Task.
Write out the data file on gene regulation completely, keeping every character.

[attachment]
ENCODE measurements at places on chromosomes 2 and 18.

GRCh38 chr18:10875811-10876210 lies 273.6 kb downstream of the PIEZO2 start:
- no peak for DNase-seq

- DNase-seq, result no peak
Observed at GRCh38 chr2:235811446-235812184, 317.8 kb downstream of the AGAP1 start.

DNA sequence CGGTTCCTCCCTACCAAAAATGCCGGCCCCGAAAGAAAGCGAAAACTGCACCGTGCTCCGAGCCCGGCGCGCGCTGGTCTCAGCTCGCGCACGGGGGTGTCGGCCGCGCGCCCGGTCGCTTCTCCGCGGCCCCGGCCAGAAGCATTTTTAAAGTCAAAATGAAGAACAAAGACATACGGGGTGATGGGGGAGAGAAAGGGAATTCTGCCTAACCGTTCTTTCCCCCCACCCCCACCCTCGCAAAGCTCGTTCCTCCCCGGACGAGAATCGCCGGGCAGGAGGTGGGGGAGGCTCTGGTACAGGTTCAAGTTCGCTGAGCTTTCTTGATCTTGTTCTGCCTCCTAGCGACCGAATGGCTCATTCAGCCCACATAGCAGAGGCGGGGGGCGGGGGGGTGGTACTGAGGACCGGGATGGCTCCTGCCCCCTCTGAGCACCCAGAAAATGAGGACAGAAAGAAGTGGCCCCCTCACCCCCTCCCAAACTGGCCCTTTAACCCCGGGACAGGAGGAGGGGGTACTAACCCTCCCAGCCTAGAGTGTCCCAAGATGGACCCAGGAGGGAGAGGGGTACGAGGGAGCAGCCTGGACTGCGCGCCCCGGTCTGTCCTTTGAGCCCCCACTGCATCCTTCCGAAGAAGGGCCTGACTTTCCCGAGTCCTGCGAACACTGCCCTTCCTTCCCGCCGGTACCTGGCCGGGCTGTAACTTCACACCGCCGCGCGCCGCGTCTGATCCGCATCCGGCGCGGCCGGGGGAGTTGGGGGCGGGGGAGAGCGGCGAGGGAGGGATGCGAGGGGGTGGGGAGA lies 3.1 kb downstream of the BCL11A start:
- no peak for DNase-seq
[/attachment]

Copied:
ENCODE measurements at places on chromosomes 2 and 18.

GRCh38 chr18:10875811-10876210 lies 273.6 kb downstream of the PIEZO2 start:
- no peak for DNase-seq

- DNase-seq, result no peak
Observed at GRCh38 chr2:235811446-235812184, 317.8 kb downstream of the AGAP1 start.

DNA sequence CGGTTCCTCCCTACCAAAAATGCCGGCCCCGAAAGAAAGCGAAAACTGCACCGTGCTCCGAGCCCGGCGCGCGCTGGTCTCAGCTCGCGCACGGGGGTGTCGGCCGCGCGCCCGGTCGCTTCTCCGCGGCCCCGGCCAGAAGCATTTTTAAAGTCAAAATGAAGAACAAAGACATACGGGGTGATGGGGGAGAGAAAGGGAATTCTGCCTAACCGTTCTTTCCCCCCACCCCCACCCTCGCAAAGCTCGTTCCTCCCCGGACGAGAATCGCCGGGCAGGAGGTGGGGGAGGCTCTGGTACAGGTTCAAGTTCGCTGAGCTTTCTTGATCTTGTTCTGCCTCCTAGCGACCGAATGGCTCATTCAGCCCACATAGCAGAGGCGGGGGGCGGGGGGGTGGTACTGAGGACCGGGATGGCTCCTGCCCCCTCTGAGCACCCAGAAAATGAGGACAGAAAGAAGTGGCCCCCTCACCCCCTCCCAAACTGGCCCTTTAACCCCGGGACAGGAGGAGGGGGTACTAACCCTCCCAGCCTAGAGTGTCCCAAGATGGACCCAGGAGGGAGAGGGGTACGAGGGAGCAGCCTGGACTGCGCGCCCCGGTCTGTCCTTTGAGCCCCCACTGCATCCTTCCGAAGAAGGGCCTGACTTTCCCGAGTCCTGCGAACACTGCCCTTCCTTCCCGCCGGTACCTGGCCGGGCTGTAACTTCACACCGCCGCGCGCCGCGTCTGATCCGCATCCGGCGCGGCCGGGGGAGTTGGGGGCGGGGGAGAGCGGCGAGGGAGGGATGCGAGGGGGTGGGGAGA lies 3.1 kb downstream of the BCL11A start:
- no peak for DNase-seq